FROM NEJM

Acute myeloid leukemia (AML) consists of at least 11 disease classes that represent distinct paths in the evolution of AML and have prognostic implications, based on an analysis of somatic driver mutations in 1,540 patients.

In total, 5,234 driver mutations were identified in 76 genes or regions, with 96% of patients having at least one mutation and 86% having two or more mutations. However, nearly one-half of the cohort did not fall into one of the molecular groups defined by the World Health Organization in 2008.

“The characterization of many new leukemia genes, multiple driver mutations per patient, and complex co-mutation patterns prompted us to reevaluate genomic classification of AML from the beginning,” wrote Elli Papaemmanuil, Ph.D. , a molecular geneticist at Memorial Sloan Kettering, New York, and of the Cancer Genome Project, Wellcome Trust Sanger Institute, and her colleagues ( N Engl J Med. 2016 Jun 9; 374:2209-21 ).

The team developed a Bayesian statistical model to define 11 mutually exclusive subtypes based on patterns of co-mutations. The schema unambiguously classified 1,236 of 1,540 patients (80%) into a single subgroup and 56 (4%) into two or more groups. A subset of patients (166, 11%) remained unclassified, possibly due to mutations in genes not sequenced in the study.

NPM1-mutated AML was the largest class (27% of the cohort), followed by the chromatin-spliceosome group (18% of the cohort) that included mutations in genes regulating RNA splicing (SRSF2, SF3B1, U2AF1, and ZRSR2), chromatin (ASXL1, STAG2, BCOR, MLLPTD, EZH2, and PHF6), or transcription (RUNX1). Another subgroup consisted of mutations in TP53, as well as complex karyotype alterations, cytogenetically visible copy-number alterations (aneuploidies), or a combination. While broader than previous classifications, such as “monosomal karyotype AML” and “complex karyotype AML,” this group emerged from correlated chromosomal abnormalities and was mutually exclusive of other class-defining lesions. In general, patients in this group were older and had fewer RAS pathway mutations.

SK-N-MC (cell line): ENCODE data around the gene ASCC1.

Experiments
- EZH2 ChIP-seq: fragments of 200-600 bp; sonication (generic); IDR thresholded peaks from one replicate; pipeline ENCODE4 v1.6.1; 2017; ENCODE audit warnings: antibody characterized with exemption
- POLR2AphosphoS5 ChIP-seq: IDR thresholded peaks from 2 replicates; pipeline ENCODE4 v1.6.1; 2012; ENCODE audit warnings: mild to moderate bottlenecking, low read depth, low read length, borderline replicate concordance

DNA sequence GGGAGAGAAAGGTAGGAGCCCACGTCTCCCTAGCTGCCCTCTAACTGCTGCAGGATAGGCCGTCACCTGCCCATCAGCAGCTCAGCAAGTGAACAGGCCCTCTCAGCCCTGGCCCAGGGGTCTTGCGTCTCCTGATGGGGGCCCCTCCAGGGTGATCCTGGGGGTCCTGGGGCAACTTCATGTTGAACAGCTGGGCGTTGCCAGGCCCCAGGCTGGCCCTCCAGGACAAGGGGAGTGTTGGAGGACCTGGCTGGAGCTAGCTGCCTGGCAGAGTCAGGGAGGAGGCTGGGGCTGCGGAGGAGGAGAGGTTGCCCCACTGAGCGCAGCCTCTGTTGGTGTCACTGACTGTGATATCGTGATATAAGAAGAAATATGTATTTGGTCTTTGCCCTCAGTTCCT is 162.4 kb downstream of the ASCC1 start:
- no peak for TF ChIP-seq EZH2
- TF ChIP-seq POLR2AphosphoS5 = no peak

The groups had considerable differences in clinical presentation and overall survival, according to the report. The TP53-aneuploidy subgroup had poor outcomes, as previously described. Patients in the chromatin-spliceosome group had lower rates of response to induction chemotherapy, higher relapse rates, and poorer long-term outcomes, compared with other groups. Most of these patients (84%) would be classified as intermediate risk under current guidelines, but the characteristics were more similar to those of subgroups with adverse outcomes.

Overall survival was correlated with the number of driver mutations, and deleterious affects of mutations often were found to be additive. In some cases, complex gene interactions accounted for variation in outcomes, suggesting the clinical effect of some driver mutations may depend on the occurrence of co-mutations in a wider genomic context.

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